- Kiri’s Pet Peeves
- Common Comma Mistakes
- Other Mistakes
Grammar defines how sentences are put together and how your brain parses the information to be understood. Unfortunately, English is one of the most confusing and complicated languages in the world, and oftentimes it seems as if there are many more exceptions than rules. Nevertheless, correct grammatical knowledge remains an important part of writing well.
Most people will fall into the habit of making the same mistakes over and over again to the point where they don’t even realize that what they’re doing is wrong. Widespread incorrect usage encourages this. Below is a quick and dirty guide to some of the most common mistakes. Get these right and you’ll be well on your way to writing better!
Kiri’s Pet Peeves
When spoken, some contractions, such as should’ve, could’ve, and would’ve, sound like “should of,” “could of,” and “would of.” It is important to remember that this is incorrect. The contractions are for “should have,” “could have,” and “would have.” You don’t could of. You could have.
- He should have known already, but a poor memory was among his many faults.
- She couldn’t have done anything about it, but she felt horrible all the same.
Commas are used to offset direct address and should be included on either side of a direct address unless another punctuation is already in use. A direct address does not have to be a proper noun and can be any word or words used in place of one.
- Hey, Sammy, what are you doing here?
- I didn’t do it, you paranoid maniacs!
- Biscuit, I hate you.
Commas should offset words and phrases such as yes, no, well, why, now, etc., or oh.
- No, he didn’t much care for the taste of rabbit.
- Yes, I don’t see why not.
- Public humiliation, wrath, bodily injury, torture, etc., may result from failure.
Confirmatory questions are preceded by a commas.
- So you understand now, don’t you?
- This is where everything goes, right?
Always place commas and periods inside quotations. Always place colons and semi-colons outside quotations.
- “Please don’t kill me,” she pleaded quietly.
- He had quite a long list of “offenses”: breathing, drinking water, talking, and so on.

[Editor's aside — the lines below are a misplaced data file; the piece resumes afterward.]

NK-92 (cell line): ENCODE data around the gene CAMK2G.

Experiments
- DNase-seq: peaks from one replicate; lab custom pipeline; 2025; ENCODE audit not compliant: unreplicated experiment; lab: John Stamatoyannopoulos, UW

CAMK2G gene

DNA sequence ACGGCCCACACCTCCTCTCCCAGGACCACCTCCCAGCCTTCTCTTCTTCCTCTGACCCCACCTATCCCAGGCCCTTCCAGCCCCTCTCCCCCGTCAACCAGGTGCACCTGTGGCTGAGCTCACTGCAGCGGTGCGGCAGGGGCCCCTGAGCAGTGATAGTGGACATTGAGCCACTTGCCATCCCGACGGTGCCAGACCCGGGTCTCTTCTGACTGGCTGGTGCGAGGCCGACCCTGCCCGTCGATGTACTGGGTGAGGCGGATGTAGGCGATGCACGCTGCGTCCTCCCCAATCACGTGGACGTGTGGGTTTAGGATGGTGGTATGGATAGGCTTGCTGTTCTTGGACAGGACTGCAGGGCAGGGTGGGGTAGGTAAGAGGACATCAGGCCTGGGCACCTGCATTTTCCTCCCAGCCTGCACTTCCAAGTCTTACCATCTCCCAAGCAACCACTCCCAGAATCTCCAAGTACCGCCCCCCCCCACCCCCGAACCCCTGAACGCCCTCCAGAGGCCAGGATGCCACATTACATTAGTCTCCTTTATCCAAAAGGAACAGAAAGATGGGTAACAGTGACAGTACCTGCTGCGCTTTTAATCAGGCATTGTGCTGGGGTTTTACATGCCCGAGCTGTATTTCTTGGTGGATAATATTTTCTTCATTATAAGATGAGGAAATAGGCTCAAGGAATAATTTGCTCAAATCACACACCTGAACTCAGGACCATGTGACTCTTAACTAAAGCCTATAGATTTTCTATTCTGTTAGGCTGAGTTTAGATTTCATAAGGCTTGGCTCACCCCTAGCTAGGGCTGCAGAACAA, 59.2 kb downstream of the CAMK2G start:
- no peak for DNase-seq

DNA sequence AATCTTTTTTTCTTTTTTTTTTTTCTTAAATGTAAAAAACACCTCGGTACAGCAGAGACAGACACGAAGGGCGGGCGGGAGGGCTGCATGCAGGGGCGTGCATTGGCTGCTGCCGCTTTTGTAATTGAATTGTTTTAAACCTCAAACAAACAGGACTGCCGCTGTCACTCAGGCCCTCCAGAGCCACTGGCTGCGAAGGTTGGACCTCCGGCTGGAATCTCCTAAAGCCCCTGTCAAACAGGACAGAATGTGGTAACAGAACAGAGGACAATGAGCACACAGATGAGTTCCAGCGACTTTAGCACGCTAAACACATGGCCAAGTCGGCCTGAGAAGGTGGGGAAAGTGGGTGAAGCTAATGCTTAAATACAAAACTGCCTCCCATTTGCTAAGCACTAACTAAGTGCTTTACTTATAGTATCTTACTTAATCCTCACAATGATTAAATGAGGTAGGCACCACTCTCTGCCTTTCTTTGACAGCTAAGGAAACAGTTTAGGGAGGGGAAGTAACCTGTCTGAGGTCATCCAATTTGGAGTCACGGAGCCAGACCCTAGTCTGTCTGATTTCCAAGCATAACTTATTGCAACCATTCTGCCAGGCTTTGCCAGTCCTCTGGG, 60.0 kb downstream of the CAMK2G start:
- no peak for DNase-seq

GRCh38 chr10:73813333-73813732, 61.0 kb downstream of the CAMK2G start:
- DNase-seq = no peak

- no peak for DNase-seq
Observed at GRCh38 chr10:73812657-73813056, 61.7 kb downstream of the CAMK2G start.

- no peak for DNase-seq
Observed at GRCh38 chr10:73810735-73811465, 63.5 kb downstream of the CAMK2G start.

Question marks and exclamation points go inside quotations when they are part of the quote, otherwise, outside. When both the quote and its context are questions or exclamations, place the punctuation inside the quotes. Never end in double question marks or exclamations.
- “Can you remember that?” she asked with a sigh.
- Who was it that had said, “I’ll kill you”?
Semicolons separate complete sentences. If you do not have a complete sentence on either side of your semicolon, then you’re using it incorrectly! Additionally semicolons are used to list items that contain commas within them.
- He hated the forest; it was filled with too many bad memories.
- She had been to many places: a bright, sunny field of sunflowers; a cold, empty desert where nothing would grow; and of course, this place, this snowy plain that stretched on for miles.
- Please don’t misuse semicolons; that would make baby Godzilla cry, which would probably result in something exploding eventually.
Common Comma Mistakes
Nonrestrictive appositives are short phrases that further elaborate a subject. Sometimes, appositives start with or, such as, particularly, especially, and similar words. Appositives can also be used to identify or explain a preceding name. They should be offset by commas. Adjectives in “appositive position” should also be offset in commas.
- It was a miserable day, rainy and cold, but she had decided to venture out regardless.
- His grandmother, a wise and cunning old hybrid, had died of natural causes at the impressive age of sixteen.
- Pain and suffering, particularly the kind that comes from disobedience, was not something he remembered fondly.
The following subordinate conjunctions begin adverb clauses: after, as long as, as soon as, as far as, in order to, unless, where, even though, so that, provided, because, as if, lest, wherever, before, in case, wherever, until, as though, than, while, if, when, whether, though, although, since, as. All introductory adverb clauses are followed by a comma.
- As long as he could still see, everything would be all right.
- While he sat there, he pondered all the usual questions of life, death, and mortality.